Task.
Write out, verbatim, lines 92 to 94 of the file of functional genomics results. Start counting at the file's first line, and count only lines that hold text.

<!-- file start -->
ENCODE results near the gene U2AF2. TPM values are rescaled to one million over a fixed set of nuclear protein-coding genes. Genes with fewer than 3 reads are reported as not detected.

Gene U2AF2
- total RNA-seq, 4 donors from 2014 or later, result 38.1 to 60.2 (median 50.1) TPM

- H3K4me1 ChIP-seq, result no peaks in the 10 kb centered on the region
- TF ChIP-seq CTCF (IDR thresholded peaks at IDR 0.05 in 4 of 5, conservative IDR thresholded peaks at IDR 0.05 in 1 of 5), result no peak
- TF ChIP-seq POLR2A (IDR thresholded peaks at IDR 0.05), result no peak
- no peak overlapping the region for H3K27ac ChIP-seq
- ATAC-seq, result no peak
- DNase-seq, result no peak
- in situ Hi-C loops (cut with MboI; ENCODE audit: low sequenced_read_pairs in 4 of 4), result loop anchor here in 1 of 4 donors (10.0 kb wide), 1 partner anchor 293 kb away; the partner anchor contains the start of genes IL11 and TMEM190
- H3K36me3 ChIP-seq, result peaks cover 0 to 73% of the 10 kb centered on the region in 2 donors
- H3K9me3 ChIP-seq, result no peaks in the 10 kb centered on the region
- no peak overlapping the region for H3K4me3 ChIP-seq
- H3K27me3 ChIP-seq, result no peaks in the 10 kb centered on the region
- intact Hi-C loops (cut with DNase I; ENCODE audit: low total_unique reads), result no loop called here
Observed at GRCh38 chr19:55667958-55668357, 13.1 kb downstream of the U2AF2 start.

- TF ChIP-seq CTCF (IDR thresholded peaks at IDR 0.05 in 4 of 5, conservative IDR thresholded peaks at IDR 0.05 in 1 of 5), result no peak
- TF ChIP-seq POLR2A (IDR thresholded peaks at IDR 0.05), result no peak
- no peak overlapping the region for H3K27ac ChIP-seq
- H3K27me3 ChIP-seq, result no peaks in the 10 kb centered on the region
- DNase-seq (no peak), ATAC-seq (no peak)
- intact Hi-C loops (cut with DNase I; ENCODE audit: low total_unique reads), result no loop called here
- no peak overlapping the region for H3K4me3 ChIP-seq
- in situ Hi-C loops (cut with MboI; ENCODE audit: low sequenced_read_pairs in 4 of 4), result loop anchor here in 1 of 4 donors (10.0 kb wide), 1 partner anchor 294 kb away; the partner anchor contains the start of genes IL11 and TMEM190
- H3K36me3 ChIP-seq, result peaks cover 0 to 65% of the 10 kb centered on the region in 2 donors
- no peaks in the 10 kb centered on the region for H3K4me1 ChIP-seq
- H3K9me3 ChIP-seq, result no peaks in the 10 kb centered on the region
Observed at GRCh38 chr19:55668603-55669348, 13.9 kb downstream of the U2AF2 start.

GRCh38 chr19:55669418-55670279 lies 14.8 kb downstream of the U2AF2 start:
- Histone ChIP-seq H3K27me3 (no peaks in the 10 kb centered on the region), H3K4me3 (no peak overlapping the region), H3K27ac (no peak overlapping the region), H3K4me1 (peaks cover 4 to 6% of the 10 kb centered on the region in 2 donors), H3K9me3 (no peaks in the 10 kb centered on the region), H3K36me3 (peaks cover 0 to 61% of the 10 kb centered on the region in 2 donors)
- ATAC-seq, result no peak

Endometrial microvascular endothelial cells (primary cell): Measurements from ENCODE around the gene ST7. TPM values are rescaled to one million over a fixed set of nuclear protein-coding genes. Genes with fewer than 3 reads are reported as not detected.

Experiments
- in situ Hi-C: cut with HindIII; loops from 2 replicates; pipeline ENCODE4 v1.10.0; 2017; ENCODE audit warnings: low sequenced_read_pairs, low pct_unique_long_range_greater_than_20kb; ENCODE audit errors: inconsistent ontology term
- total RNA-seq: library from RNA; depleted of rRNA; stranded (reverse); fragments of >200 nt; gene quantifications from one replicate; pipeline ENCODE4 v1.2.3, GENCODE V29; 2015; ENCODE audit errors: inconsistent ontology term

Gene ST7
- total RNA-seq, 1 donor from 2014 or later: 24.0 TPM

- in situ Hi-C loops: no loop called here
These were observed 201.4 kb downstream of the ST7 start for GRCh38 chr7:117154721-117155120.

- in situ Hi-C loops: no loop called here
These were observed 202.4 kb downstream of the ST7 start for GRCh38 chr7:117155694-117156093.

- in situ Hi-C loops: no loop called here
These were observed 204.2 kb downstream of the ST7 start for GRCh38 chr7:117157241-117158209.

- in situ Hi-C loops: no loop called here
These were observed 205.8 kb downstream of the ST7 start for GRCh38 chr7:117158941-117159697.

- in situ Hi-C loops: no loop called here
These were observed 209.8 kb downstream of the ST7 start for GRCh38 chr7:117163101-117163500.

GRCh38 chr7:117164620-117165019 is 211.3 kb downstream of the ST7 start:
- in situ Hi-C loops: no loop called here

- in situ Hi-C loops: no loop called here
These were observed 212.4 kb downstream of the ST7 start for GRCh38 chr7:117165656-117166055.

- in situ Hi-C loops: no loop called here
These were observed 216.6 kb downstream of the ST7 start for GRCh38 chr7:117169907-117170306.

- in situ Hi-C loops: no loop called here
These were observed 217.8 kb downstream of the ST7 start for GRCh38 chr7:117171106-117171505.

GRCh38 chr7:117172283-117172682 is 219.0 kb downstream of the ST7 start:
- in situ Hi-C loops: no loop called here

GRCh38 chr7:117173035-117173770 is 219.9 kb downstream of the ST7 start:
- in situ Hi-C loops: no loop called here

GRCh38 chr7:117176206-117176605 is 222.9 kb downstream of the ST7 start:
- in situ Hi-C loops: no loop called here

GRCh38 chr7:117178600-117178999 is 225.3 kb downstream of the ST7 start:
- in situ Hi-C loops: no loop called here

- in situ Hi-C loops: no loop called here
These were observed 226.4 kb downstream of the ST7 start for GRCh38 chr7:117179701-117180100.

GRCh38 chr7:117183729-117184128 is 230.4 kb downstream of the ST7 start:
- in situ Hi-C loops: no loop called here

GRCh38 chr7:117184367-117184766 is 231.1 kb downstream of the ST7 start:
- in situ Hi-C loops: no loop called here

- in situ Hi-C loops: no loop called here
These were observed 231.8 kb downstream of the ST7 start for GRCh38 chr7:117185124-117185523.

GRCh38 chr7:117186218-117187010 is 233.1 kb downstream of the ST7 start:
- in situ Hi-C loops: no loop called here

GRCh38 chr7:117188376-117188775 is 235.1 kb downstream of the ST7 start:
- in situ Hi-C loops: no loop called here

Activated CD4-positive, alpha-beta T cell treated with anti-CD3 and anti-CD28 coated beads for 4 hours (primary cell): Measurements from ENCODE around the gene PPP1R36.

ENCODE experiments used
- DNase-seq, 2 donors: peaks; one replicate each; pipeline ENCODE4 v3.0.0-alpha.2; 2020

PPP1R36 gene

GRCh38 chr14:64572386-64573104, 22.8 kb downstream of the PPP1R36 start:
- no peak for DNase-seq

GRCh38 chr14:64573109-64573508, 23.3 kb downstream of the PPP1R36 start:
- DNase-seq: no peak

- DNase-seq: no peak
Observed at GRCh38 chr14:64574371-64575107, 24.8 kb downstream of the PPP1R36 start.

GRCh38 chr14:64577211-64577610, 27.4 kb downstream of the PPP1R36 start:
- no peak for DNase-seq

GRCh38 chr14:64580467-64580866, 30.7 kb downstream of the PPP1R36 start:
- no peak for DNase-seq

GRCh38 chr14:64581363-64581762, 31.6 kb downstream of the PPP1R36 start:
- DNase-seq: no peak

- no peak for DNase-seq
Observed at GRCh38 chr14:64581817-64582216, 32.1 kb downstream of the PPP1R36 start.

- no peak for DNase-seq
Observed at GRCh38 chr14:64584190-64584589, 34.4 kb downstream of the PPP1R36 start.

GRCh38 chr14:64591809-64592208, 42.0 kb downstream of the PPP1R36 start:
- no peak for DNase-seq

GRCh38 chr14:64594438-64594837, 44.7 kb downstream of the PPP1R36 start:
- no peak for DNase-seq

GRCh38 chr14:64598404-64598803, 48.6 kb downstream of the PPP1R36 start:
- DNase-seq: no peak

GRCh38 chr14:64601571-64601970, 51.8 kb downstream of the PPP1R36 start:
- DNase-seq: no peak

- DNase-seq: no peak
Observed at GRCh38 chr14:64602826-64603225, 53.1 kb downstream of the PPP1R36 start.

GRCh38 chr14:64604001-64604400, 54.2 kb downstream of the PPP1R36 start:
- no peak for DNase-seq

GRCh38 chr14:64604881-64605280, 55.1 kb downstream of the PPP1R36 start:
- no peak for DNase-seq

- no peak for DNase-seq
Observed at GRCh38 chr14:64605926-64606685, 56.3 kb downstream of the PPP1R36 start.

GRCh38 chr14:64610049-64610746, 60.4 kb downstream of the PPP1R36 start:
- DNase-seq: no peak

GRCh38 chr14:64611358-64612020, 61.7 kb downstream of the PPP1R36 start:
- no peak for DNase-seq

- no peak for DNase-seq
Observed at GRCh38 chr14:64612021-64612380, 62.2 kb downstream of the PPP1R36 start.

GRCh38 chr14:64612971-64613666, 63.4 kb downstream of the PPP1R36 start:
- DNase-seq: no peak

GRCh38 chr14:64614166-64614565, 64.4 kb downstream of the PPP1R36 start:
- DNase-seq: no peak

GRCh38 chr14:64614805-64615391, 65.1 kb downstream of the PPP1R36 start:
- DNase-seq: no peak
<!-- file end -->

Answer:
- no peak for DNase-seq
Observed at GRCh38 chr14:64581817-64582216, 32.1 kb downstream of the PPP1R36 start.

- no peak for DNase-seq